Brugler earned his professional cooking credentials training with the likes of Paul Bocuse and Joel Antunes. The life of a private chef was less complex, but eventually he began to itch for a little freedom from the home kitchen and left to start his own catering business. He loves working with clients, coming up with menus and the logistics of events large and small, but he has kept the challah business going, too. It gives him a space to have fun experimenting, and it’s a signature item, potentially a business that won’t have him in the kitchen all day long. 

While Brugler’s challahs are available at Nate ’n Al of Beverly Hills, online at (he has shipped online orders overnight to fans as far away as Texas), and he delivers locally, he knows that challah is best served soft and fresh. To grow his business, he imagines a Challah King challah mix sold all over the country, with an online video that teaches braiding in all its variations. In the Old World, practical housewives prepared a week’s worth of dough on Thursday, then, to save on fuel, baked everything before sundown Friday. History tells us this is the source of the Yiddish memory of houses filled with the smell of baking bread. Today, practical wives and husbands are usually out making a different kind of dough right up until sundown on Friday, and most buy their challah. Those who bake bread regularly may scoff, but for the rest of us, a helpful mix and video would be welcome. And for parents whose endless, unfulfilled resolutions to slow down include baking with a child on a special Shabbat, premeasured ingredients could make it so much more possible.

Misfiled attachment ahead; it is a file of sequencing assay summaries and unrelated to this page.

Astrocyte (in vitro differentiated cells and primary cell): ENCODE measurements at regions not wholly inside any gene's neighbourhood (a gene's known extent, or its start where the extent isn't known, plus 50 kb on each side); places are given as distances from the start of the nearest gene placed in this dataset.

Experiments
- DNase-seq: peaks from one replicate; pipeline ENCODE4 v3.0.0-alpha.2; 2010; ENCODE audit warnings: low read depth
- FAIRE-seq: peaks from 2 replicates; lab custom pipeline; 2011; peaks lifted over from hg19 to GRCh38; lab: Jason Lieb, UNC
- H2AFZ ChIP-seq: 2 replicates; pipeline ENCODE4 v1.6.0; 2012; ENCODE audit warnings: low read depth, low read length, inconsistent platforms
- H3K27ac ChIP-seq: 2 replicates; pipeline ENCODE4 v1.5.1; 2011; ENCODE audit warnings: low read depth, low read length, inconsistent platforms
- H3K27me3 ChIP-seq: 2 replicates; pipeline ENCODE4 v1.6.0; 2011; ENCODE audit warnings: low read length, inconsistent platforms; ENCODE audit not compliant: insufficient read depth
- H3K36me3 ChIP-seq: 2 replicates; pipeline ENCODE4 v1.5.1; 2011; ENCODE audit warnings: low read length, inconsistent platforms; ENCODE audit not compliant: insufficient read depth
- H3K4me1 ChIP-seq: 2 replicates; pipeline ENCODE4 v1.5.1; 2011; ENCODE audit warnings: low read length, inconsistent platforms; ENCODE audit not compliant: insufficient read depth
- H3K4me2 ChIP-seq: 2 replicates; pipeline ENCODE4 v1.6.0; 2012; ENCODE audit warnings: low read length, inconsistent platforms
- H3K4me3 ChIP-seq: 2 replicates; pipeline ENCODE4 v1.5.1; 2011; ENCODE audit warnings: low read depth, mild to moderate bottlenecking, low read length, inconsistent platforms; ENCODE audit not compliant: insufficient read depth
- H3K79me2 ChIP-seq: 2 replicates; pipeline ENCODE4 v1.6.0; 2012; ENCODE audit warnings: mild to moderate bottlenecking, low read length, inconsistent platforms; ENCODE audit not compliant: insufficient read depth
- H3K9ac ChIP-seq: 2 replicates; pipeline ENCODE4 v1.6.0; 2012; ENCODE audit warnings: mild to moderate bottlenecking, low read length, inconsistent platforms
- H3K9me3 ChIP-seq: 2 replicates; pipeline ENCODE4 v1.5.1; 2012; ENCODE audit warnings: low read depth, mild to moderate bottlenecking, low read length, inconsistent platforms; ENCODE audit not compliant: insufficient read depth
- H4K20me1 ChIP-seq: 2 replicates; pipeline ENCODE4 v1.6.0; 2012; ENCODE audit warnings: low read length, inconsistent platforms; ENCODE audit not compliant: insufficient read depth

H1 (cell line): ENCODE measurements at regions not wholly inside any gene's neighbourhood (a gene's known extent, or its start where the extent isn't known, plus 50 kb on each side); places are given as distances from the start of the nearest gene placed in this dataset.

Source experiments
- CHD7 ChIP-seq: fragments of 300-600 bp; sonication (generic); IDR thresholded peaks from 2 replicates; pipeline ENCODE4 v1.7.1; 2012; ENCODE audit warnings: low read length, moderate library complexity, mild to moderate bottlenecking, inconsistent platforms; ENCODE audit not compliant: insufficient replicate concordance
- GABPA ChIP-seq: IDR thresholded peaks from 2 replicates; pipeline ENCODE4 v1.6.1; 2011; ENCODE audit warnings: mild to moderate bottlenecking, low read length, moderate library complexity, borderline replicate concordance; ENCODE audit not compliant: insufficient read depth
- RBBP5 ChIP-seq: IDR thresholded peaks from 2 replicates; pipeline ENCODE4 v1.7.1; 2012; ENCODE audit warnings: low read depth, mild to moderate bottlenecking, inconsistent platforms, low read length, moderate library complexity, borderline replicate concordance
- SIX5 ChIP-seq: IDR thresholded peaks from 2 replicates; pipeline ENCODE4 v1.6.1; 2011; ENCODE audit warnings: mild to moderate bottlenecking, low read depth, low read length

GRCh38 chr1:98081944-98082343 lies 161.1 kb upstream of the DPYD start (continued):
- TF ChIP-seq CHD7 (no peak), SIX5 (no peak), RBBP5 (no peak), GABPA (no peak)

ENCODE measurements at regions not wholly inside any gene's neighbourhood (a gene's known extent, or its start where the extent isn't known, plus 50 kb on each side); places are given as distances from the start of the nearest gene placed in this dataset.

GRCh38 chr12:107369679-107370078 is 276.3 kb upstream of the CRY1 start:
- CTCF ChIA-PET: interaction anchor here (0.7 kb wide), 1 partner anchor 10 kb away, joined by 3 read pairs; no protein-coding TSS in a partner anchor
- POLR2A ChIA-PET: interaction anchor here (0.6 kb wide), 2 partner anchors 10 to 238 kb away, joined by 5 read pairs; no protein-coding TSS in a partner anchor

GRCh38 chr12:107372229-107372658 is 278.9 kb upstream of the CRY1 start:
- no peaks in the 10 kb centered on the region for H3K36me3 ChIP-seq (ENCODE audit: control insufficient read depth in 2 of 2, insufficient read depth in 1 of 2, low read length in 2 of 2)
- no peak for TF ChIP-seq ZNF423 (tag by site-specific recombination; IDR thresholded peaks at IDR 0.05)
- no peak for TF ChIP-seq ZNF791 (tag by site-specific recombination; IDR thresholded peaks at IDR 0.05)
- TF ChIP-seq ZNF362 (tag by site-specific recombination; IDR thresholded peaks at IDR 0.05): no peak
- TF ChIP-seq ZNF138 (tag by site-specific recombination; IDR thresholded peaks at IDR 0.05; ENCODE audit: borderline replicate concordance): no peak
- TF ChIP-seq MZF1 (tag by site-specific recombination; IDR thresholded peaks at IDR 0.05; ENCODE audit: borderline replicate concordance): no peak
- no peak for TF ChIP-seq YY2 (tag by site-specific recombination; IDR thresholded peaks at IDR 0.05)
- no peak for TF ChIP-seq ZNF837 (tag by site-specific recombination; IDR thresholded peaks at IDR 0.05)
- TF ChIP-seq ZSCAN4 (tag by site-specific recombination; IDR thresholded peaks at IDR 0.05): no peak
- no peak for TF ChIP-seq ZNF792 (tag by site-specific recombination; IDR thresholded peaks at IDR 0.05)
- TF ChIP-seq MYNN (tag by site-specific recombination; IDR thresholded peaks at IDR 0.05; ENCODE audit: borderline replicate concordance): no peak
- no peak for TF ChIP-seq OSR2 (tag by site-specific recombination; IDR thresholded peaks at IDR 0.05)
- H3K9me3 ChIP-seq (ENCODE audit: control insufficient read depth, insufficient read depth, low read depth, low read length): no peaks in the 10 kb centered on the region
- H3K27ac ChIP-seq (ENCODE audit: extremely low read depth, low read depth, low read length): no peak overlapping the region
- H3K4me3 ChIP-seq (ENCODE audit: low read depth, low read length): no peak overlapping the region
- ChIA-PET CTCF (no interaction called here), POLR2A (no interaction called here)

The rituals of Friday night dinner, like those of Passover, are familiar to even secular Jews. The challah, with its decorated plate, its beautiful cover, its fancy knife or the custom of no knives, is rich in traditions and meaning. There is the portion kept aside and burnt, not on an altar but in the oven, in recognition of the biblical commandment from which challah gets its name. (Bread in Hebrew is lechem, as we say in the blessing, lechem min ha’aretz.) Symbolically, we use two loaves in place of the two sacrifices, salt them like we salted meat or like we shed tears, or because we are wealthy and have salt and loaves to spare and time to rest at the table on the eve of our transition from material life to a taste of the world to come — challah with chocolate or figs or salt and olive oil is certainly the kind of food I imagine eating in the world to come.